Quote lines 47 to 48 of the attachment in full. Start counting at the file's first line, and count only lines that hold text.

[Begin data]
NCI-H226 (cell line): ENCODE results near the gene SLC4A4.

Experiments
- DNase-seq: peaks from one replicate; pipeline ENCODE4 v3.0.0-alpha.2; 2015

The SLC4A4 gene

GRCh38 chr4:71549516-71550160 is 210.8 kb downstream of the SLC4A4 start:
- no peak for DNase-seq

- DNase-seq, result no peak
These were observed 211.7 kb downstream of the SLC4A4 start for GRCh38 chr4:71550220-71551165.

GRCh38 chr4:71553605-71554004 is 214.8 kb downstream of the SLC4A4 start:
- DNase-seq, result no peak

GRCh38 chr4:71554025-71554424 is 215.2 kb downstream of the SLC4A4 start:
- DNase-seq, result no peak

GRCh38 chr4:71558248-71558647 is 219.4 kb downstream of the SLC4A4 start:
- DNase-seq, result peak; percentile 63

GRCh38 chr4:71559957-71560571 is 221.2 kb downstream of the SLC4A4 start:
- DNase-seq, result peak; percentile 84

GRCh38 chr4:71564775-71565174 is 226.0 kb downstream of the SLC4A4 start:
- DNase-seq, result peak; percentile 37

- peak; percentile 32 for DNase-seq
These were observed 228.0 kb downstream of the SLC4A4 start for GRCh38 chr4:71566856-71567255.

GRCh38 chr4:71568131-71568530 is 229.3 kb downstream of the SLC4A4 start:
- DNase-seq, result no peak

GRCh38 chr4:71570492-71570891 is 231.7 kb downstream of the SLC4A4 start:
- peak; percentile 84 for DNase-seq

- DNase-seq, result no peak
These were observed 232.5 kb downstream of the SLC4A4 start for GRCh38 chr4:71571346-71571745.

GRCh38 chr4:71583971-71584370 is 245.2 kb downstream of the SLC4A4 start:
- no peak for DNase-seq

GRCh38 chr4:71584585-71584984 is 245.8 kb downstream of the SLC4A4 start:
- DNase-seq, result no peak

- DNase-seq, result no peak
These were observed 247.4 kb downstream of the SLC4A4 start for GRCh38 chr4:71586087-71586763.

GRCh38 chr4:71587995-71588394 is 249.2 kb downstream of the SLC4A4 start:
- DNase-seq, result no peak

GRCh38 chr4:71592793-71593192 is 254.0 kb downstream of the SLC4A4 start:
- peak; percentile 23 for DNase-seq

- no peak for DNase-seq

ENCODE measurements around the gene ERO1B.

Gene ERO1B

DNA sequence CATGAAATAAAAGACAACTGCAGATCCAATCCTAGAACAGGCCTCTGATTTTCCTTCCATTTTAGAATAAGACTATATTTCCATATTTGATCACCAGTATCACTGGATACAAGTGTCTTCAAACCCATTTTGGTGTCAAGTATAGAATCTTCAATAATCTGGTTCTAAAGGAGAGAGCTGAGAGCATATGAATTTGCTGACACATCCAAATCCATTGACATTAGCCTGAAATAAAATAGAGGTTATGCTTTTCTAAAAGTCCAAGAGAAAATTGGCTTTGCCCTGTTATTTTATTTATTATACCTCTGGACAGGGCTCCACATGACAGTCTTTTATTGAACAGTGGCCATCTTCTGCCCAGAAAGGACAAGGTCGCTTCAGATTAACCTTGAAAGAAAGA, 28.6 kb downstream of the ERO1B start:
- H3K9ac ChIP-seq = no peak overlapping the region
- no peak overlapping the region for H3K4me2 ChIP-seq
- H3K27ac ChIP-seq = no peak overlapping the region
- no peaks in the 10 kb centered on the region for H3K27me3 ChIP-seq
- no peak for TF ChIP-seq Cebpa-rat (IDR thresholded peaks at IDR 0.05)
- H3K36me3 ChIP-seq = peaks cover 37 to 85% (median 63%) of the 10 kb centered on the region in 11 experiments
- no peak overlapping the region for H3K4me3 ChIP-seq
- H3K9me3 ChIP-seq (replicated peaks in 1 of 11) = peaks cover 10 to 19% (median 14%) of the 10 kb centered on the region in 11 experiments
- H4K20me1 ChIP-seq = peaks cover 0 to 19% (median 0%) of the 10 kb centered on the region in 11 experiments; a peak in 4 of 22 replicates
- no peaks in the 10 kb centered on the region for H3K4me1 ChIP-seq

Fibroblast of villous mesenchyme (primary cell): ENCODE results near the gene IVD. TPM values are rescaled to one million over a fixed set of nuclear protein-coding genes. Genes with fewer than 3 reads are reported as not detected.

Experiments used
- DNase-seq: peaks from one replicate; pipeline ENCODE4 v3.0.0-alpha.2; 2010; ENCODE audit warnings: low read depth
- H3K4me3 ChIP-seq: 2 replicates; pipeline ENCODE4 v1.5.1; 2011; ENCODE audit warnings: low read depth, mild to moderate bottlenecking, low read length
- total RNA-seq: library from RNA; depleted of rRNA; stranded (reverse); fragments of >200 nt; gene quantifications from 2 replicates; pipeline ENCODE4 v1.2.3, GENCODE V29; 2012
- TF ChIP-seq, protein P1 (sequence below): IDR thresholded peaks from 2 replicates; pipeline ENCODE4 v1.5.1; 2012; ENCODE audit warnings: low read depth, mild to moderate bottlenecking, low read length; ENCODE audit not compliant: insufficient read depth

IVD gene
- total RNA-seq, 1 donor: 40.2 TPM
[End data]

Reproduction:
- no peak overlapping the region for H3K4me3 ChIP-seq
- H3K9me3 ChIP-seq (replicated peaks in 1 of 11) = peaks cover 10 to 19% (median 14%) of the 10 kb centered on the region in 11 experiments